Children's Spatial Skills Seen as Key to Math Learning
Preschools and kindergartens long have taught children "task skills," such as cutting paper and coloring inside the lines. But new research suggests the spatial and fine-motor skills learned in kindergarten and preschool not only prepare students to write their mathematics homework neatly, but also prime them to learn math and abstract reasoning.
"We think of early-childhood classrooms as being really high in executive-function demands, but what children are being asked to exercise [executive function] on end up being visual-motor and fine-motor tasks," said Claire E. Cameron, a research scientist at the University of Virginia's Center for Advanced Study of Teaching and Learning, in Charlottesville. She spoke at a forum held here last week by the Needham, Mass.-based Learning and the Brain Society.
Put yourself in the mind of a 4- or 5-year-old, and copying a shape on the blackboard onto a piece of paper is a much more cognitively complex task than it is for an adult: Understanding the design, then holding that shape in your mind and deciding how to start copying, requires working memory, one of the brain's executive functions. Gripping the pencil properly, applying the right pressure to avoid tearing the paper, and keeping the paper oriented on the desk all need fine-motor skills that also, at such ages, require focus and self-control.
"Children learning to write have not automated these skills," Ms. Cameron said. "Even sitting up straight so you can face the paper can be difficult."
Children deemed "typically developing" can still show a wide range of visual-motor skills. In one test, children are asked to draw increasingly complex shapes.
As part of the Minds in Motion project at the University of Virginia, researchers test how well preschool and early-elementary children copy simple designs. The student drawings here were done by children without disabilities who were of the same age but different levels of development in executive-function and fine-motor skills.
"Some kids are actually seeing parts that aren't there," Ms. Cameron said, noting one attempt at a cross that looks more like an abstract animal.
"This is a normal developmental state," she said. "When we copy something, we have a mental image and we are manipulating it and coordinating what you see with your movements."
Other researchers at the University of Virginia center have found executive function, fine-motor skills, and general knowledge in kindergarten are better predictors of 8th grade reading and math achievement than early-literacy skills.
Moreover, the black-white achievement gap in elementary school also may have some of its roots in those foundational skills: Black children studied by the center entered kindergarten on average 9½ months developmentally younger than their white classmates in executive function and 8 months developmentally younger in visuo-spatial skills, though it's not yet known why.
Researchers led by David W. Grissmer, a research professor at the university, found 1st graders who had attended high-poverty preschools often had never built with construction paper, blocks, or modeling clay.
Precursor for Math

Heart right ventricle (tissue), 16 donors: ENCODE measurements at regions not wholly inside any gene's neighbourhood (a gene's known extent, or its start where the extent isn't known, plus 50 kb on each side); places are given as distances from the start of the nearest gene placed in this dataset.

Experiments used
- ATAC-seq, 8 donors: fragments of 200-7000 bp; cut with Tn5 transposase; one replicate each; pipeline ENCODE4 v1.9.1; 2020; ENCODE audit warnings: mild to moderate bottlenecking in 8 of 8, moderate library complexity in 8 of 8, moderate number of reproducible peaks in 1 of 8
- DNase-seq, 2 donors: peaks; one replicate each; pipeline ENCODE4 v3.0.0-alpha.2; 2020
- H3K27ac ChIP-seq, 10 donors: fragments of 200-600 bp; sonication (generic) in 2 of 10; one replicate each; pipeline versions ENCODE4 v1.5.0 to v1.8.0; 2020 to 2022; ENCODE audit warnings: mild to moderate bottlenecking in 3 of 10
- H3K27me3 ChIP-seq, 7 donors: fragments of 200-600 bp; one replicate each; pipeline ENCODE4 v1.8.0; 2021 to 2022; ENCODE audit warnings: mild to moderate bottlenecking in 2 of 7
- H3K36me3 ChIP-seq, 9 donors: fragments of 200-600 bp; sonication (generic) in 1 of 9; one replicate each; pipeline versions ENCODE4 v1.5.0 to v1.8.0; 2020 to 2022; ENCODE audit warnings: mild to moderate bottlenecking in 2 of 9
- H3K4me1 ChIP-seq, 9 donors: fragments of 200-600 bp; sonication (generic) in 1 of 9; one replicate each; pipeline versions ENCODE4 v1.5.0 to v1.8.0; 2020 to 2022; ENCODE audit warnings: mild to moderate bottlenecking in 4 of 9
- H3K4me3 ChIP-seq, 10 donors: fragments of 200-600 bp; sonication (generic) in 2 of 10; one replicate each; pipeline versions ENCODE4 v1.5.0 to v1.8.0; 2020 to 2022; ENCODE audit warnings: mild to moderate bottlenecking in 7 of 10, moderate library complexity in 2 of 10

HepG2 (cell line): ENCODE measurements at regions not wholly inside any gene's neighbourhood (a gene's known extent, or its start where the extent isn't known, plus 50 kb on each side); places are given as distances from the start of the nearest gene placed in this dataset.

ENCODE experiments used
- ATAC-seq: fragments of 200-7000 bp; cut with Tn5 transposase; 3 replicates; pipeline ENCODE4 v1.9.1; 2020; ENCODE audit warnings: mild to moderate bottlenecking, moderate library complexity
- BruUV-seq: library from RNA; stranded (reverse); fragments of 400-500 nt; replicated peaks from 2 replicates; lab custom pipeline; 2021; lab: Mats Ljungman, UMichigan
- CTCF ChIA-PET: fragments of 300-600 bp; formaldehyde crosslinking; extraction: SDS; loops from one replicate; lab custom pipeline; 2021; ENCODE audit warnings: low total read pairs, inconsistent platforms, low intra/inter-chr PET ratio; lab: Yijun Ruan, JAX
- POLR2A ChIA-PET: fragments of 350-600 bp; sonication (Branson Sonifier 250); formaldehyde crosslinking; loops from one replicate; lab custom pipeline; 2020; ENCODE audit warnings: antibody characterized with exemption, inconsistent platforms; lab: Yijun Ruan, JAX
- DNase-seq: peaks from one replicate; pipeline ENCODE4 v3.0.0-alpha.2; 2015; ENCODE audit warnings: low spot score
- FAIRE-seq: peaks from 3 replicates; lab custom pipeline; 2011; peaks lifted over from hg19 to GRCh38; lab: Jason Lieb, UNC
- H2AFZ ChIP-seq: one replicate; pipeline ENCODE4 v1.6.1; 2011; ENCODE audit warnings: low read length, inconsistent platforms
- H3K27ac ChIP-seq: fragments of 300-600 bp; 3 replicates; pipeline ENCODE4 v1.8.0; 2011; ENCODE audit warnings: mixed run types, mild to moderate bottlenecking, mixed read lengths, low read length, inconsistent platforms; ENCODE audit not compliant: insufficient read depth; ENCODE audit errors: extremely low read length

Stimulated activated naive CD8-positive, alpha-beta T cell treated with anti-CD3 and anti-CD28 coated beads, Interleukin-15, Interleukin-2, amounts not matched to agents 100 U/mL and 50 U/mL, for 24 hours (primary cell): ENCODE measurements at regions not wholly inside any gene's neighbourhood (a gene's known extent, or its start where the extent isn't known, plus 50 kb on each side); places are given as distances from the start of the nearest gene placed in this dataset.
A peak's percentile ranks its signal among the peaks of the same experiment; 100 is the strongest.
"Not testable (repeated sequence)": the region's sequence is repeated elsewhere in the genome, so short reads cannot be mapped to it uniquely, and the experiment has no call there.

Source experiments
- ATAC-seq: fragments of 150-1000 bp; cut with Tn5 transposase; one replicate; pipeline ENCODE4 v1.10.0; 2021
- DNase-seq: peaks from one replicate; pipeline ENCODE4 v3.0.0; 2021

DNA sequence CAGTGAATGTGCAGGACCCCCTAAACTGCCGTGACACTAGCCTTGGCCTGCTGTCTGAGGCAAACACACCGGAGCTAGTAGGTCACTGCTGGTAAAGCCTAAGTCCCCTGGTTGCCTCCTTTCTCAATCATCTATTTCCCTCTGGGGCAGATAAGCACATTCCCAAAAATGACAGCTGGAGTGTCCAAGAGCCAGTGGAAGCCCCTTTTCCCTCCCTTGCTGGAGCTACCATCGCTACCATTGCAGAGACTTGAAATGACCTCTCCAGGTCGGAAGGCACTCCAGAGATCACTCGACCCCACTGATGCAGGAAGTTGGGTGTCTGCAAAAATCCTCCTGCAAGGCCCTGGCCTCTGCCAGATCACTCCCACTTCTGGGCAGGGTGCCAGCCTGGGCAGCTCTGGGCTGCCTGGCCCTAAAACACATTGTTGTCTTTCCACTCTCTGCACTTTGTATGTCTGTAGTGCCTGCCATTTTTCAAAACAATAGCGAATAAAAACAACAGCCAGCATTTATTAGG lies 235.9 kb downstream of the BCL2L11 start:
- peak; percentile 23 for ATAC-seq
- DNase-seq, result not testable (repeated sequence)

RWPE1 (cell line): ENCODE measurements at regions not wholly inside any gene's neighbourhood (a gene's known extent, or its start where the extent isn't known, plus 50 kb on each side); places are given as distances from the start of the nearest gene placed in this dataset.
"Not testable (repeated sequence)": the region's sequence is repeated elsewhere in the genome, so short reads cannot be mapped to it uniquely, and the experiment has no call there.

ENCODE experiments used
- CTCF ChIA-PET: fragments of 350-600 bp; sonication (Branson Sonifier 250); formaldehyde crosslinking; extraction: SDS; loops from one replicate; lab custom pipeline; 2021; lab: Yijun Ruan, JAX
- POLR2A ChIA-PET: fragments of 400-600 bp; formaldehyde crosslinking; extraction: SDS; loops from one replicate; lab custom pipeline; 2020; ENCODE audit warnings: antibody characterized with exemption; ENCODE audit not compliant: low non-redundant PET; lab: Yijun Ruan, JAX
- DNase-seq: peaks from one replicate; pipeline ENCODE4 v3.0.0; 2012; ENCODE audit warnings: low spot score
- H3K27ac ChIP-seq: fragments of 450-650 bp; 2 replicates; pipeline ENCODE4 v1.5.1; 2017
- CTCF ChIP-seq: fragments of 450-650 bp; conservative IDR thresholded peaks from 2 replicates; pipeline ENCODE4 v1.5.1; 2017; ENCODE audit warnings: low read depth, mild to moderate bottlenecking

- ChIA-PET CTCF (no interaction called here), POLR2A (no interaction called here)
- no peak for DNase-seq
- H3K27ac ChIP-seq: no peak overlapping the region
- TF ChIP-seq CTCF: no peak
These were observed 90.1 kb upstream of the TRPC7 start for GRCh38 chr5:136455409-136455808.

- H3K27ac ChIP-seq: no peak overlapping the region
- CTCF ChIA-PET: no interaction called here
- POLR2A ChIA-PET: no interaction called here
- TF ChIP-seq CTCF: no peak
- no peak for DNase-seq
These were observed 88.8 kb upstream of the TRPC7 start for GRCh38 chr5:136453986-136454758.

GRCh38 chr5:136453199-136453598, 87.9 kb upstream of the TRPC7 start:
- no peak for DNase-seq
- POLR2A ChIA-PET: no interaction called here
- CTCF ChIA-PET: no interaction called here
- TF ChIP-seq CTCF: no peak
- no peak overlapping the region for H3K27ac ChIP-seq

And, in a separate, ongoing study of nearly 500 preschoolers, Ms. Cameron found about a third tested high in both executive-function skills—such as following directions amid distractions—and visual-motor skills, such as cutting paper. Children who performed well in either or both executive-function and visual-motor skills achieved well in both math and reading achievement and class behavior later on in the early-elementary grades.
"It's the children who are low in both who are struggling," Ms. Cameron said. The more quickly children become automatic in mentally coordinating an action or repeating a design, the more they can free up working memory and organize their thinking for more abstract problems.
As part of a $1 million pilot project supported by the National Institute of Child Health and Human Development, Mr. Grissmer and his team worked with after-school programs at three high-poverty, high-minority elementary schools in Charleston, S.C.
For 45 minutes a day, four days a week, for seven months in fall 2010 and spring 2011, groups of five to seven kindergartners and 1st graders played games that required them to copy designs and shapes. At the start of each class, the pupils took part in "calirobics"—handwriting and line-tracing exercises set to music. During the rest of the class they copied a pattern or picture in a variety of materials. Some days, students cut and pasted construction paper to make chains or built models out of clay or Lego blocks; other days, they used stencils, pattern blocks, or fusible plastic beads.
The children were not taught any math, and the teachers did not draw any links between the art projects and math skills, but by spring, the 1st graders showed significant improvement in both math and executive-function skills.
At the start of the program, the students had tested at the 30th percentile nationwide in numeracy and "applied problems" on a standardized test of early math knowledge; by the end of the program, they had moved to the 47th percentile in those areas. The participating students showed similarly large improvements in looking, listening, attention, and executive-function skills.
The development of fine-motor coordination and executive function may be more critical than subject content for early-childhood classrooms, Mr. Grissmer said.
"We start kids too early on math and reading when they don't have these foundational skills," he said. In the earliest grades, he said, "you can't just teach reading and math to get higher reading and math skills."
Vol. 32, Issue 31, Page 8
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